I want to use
dd to clone my running Linux OS which is installed on a PI4 MicroSD 64GB media, to an image. Because it is a Raspberry PI I cannot (easily) boot from a USB stick and run the job with the PI4 OS not running. If I do such a job, using a console login, can I restore later without issue? Essentially can
dd create a proper, restorable image of the main drive (/dev/sda) from a terminal session from within a running system?
I want to use
There are two general types of methods how you can clone GNU/Linux to another hard drive, an SD card or a floppy. The first is when you clone a whole file system with everything it contains and when you copy all required files of your system and configure it to work somewhere else.
The first type: clone the whole file system
dd is the most reliable and old-fashioned way to clone the whole file system. If you want to make an image of your entire disk with all partitions in it you can simply execute in your terminal
dd if=/dev/sdX of=/path/backup_sdX.img
dd if=/path/backup_sdX.img of=/dev/sdY
to deploy your image on
sdY disk. It may require
sudo. backup_sdX.img will have the same size as the whole
lsblk to figure out
Be careful with dd command. It may irreversibly erase your operating system and all your data.
dd doesn't have a verbose option and you might want to see progress of dd with pipe data monitor pv. Make sure you've installed pv (for Debian or Ubuntu)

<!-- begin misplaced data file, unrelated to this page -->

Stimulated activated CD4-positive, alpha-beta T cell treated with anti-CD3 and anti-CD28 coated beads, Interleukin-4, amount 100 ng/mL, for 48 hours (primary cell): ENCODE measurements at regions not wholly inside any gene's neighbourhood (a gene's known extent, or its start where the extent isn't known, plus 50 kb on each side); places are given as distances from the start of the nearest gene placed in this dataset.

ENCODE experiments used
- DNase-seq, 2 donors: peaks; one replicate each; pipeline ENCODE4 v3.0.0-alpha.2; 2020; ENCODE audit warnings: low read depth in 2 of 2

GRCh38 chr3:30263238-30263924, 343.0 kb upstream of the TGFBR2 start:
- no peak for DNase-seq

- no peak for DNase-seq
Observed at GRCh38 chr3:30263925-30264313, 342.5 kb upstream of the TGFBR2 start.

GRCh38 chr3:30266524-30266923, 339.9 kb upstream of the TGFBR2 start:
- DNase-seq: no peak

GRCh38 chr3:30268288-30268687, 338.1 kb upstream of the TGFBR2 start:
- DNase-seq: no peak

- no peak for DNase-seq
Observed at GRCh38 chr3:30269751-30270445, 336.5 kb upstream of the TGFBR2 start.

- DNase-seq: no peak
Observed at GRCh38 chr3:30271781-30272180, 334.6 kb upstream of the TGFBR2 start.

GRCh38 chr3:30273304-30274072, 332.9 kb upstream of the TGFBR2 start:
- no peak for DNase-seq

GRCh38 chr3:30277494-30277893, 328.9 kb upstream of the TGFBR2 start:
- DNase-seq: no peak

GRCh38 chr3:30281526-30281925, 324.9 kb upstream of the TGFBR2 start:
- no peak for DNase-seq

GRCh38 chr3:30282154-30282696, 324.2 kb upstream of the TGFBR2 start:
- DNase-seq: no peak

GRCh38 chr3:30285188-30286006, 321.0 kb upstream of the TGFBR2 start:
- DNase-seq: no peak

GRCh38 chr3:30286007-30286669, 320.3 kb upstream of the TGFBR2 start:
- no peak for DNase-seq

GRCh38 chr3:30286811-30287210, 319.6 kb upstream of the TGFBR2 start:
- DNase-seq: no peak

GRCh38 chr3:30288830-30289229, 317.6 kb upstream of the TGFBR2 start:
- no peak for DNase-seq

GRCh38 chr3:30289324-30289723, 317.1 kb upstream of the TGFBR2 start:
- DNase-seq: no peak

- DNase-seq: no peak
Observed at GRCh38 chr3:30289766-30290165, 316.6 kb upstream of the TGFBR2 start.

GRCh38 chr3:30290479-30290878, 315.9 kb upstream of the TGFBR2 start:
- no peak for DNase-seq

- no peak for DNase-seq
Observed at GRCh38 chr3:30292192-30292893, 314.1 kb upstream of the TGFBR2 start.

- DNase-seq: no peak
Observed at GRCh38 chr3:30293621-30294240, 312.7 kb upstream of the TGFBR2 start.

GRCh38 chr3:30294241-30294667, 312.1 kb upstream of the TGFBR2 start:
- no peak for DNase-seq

sudo apt-get install pv pv /dev/sdX | dd of=/path/backup_sdX.img
It may require
dd command. If you have SSH access from your Raspberry PI to another machine, then you can do
dd if=/dev/sdX | ssh username@hostname "dd of=/path/backup_sdX.img"
pv /dev/sdX | ssh username@hostname "dd of=/path/backup_sdX.img"
to see progress. hostname could be a local IP address of another machine. Make sure you have enough space on your receiving size because file.img will be the same size as your whole sdX disk.
You can even mount your image to your system.
sudo mount /path/backup_sdX.img /mnt
which could be helpful if you want to change something. If it won't work for some reason try this.
Why you might dislike this method:
- It may take a long time to copy each block of your disk, especially if that disk is huge.
sdYshould have a bigger size than
sdYwill have the same partitions of
sdXand will be simply resized to sdX (of course you can fix that later but with a risk to lose your data).
- You could be very disappointed if you mix up with
Once you understand all the advantages and disadvantages of using
dd command, you would probably want to try something more specific as
The second type: copy and configure
Simply clone the required files of your operating system and configure it. This is a much more advanced way to clone a system.
- make partitions on your target hard drive with
partedor any other program
- mount all required partitions
- transfer files using
rsyncwhich could be done via SSH or just DHCP network locally
- change /etc/fstab
- install or update grub or configure uefi (if you use it) though
A good guide on how to do this could be found here.